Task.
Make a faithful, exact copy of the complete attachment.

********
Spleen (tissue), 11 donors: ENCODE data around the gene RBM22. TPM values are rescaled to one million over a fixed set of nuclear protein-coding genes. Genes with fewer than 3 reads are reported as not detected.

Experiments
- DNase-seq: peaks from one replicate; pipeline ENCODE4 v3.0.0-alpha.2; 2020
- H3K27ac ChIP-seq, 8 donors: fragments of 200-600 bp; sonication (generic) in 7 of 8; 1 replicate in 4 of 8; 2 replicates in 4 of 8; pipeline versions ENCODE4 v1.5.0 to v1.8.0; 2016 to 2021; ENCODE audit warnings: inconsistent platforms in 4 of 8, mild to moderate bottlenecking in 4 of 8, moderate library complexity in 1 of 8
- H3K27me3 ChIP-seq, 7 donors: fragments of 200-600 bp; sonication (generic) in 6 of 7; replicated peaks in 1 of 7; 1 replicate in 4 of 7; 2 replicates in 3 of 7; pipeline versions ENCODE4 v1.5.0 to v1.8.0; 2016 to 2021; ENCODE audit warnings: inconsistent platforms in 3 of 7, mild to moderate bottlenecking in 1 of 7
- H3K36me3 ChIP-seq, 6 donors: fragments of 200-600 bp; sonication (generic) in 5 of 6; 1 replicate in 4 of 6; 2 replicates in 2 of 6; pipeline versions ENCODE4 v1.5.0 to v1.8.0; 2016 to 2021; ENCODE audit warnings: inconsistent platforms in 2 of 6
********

Spleen (tissue), 11 donors: ENCODE data around the gene RBM22. TPM values are rescaled to one million over a fixed set of nuclear protein-coding genes. Genes with fewer than 3 reads are reported as not detected.

Experiments
- DNase-seq: peaks from one replicate; pipeline ENCODE4 v3.0.0-alpha.2; 2020
- H3K27ac ChIP-seq, 8 donors: fragments of 200-600 bp; sonication (generic) in 7 of 8; 1 replicate in 4 of 8; 2 replicates in 4 of 8; pipeline versions ENCODE4 v1.5.0 to v1.8.0; 2016 to 2021; ENCODE audit warnings: inconsistent platforms in 4 of 8, mild to moderate bottlenecking in 4 of 8, moderate library complexity in 1 of 8
- H3K27me3 ChIP-seq, 7 donors: fragments of 200-600 bp; sonication (generic) in 6 of 7; replicated peaks in 1 of 7; 1 replicate in 4 of 7; 2 replicates in 3 of 7; pipeline versions ENCODE4 v1.5.0 to v1.8.0; 2016 to 2021; ENCODE audit warnings: inconsistent platforms in 3 of 7, mild to moderate bottlenecking in 1 of 7
- H3K36me3 ChIP-seq, 6 donors: fragments of 200-600 bp; sonication (generic) in 5 of 6; 1 replicate in 4 of 6; 2 replicates in 2 of 6; pipeline versions ENCODE4 v1.5.0 to v1.8.0; 2016 to 2021; ENCODE audit warnings: inconsistent platforms in 2 of 6